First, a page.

Good questions, but not necessarily the right questions
Very good point, Paula.I've wondered how these panels would go over as the story has been reeling out for me. First, I think that everyone has different questions. Second, we don't always know what the right qustions are - even for ourselves. In the story of the Grail, Percivale fails to ask the right question when it comes to him, because he didn't recognize it and ends up losing the Grail, having to quest for it for the rest of his life. Calogrenant is dealing with the immediate questions. Getting what she wants has re-shuffled the entire deck. She really wasn't prepared for this when she got up that morning, and this would never have been an option for her. Now her armor doesn't fit her - which, come to think of it, is a situation in which many of us find ourselves.Cally (which I taken to calling her in my notes) is a lot stronger and deeper than she is at this moment of vulnerability. Thank you so much for the input! I'd love for this strip to foster discussion!
I saw the panel early this morning, but I wanted to give some time for my thoughts to blend and ferment—sort of like a good wine ;).The reaction has a touch of auto-gynephellia (sp ?) to it I think; as well as what happened to the person or god in the greek (?) myth. I can't remember the name though—I don't even know if I could find it in any of my notes of 8 or 9 years ago. I do see Cally's (I like that nickname) shock though as well as the hint/suggestion that she's had this wish all her life. I am a little surprised that she sees her wish come true as a curse, though I can understand the effects of shock (awe) and surprise. I would think she would be more accepting (sort of like 'Wow! This is great! I got my wish) though not necessarily happy or excited. That's my two cents.BTW, the symbol over the chalice, especially as it presents itself in the shadow on the floor, seems reminiscent or symbolic of a vulva?! The shadow on the floor is rather interesting too.So now you know why I wanted to think about my response.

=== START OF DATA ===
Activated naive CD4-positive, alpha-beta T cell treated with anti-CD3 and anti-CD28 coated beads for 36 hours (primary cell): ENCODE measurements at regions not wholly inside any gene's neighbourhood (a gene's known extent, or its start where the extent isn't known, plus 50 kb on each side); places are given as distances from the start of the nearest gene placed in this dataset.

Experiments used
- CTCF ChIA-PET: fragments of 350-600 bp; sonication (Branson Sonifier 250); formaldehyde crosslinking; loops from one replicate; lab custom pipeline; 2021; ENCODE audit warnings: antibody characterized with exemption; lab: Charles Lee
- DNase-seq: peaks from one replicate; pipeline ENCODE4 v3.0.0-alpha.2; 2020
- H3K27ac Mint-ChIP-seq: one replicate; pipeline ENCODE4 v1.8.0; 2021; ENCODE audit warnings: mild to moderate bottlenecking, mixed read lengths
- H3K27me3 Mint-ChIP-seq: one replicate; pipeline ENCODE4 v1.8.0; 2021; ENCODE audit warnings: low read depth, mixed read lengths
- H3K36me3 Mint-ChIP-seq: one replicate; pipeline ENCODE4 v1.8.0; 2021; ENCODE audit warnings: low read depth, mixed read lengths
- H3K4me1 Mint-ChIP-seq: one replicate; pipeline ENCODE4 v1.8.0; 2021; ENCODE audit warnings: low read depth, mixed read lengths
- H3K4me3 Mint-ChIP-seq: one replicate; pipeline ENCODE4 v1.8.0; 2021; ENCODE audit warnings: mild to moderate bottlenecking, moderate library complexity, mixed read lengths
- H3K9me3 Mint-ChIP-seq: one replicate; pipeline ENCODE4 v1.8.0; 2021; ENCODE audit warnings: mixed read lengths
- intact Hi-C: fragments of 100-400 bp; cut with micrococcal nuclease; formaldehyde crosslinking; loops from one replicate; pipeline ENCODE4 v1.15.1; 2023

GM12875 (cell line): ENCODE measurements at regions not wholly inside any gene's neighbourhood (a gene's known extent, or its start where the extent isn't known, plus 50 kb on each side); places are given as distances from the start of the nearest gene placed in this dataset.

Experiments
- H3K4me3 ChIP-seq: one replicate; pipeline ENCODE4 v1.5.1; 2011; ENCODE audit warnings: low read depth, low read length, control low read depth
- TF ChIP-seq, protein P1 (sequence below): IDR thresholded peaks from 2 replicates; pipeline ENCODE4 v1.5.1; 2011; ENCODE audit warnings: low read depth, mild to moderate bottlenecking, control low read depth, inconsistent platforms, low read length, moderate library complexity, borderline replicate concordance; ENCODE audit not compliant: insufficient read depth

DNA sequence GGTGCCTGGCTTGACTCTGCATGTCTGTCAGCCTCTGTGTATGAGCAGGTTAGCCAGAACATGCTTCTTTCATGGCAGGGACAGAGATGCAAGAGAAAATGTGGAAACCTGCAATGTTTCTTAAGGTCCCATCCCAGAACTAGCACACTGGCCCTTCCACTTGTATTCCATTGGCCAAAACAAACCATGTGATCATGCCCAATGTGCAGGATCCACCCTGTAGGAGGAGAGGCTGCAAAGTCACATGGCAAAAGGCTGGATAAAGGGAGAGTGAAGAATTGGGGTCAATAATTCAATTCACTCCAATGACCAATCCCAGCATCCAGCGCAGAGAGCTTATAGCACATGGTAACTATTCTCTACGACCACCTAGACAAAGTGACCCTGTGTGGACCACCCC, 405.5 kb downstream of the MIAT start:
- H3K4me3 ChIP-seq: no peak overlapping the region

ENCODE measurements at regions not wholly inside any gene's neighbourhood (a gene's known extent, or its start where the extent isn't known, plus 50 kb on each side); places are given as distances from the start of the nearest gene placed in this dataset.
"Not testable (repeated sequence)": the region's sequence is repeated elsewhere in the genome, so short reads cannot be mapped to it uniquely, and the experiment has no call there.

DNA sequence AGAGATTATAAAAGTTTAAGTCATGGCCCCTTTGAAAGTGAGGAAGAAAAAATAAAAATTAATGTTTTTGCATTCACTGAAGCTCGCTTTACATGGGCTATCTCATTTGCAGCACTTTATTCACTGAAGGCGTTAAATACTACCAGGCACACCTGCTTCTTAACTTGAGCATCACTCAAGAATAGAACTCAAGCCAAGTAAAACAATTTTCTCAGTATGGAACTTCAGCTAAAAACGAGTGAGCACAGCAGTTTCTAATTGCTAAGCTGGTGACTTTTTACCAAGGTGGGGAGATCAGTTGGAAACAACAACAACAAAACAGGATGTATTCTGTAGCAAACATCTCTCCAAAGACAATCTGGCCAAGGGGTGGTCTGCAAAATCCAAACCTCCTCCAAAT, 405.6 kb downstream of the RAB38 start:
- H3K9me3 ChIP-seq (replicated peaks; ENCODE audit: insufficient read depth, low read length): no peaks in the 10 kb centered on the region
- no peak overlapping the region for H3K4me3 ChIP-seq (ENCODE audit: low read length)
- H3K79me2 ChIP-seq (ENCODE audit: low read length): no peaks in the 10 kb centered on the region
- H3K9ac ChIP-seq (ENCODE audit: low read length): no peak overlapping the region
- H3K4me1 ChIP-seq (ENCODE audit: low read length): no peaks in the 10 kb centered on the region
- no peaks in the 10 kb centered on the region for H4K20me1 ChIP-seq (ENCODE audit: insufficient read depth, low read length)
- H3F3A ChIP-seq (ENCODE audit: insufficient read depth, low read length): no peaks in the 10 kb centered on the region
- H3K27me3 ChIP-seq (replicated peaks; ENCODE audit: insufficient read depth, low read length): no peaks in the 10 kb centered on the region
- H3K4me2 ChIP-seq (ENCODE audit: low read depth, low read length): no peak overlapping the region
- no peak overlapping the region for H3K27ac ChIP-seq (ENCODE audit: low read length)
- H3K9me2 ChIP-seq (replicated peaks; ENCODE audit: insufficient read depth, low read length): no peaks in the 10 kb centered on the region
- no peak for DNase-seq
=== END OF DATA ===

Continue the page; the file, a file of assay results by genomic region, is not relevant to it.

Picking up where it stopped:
BTW! I grew out of Bob's clothes.
Zoe - I think the person you mean is Tiresias, who was turned into a woman and then back and ended up knowing more than the gods. (Though Hera struck her blind for saying that women enjoyed sex more than men and thus settling an argument she was having with Zeus - unfortunately, in Zeus' favor.)When I tell Tiresias' story, I also give the context of becoming a woman in an antifeminist society. I think Cally's dismay is legitimate. First, she is caught off-guard, but second, what, indeed will become of her? Where shall her place be? This may be a fantasized vision of the middle ages, but it is still a world in which women (unless they are very special) are virtually powerless. Since transition would be not even on the chart of reality, Cal (my other nickname) has invested his entire life and being into being a knight. Now Cally must face a practical reality. Maybe. She is elated; there's no doubt of that, but then there are the practicalities. I've known more than one trans woman who has had to face cold realities that were, alas, unforeseen. And there is a practical reason for a Real Life Experience - which she has not had. Honestly, she went and curled up in that fetal position on her own.As for the vulva, dead right! Jesus appears in the oblong shape in the carvings on the entrances of cathedrals. He is emerging from the Immaculate Conception, which is the womb of Mary.As for size, Cally doesn't realize it yet, but she is exactly what she wanted.Autogynophelia... Perhaps. But I think Calogrenant's grin and dance are more out of a sense of completeness than libido. Sufficeth to say, Cally's sense of sensuousness has yet to be discovered.
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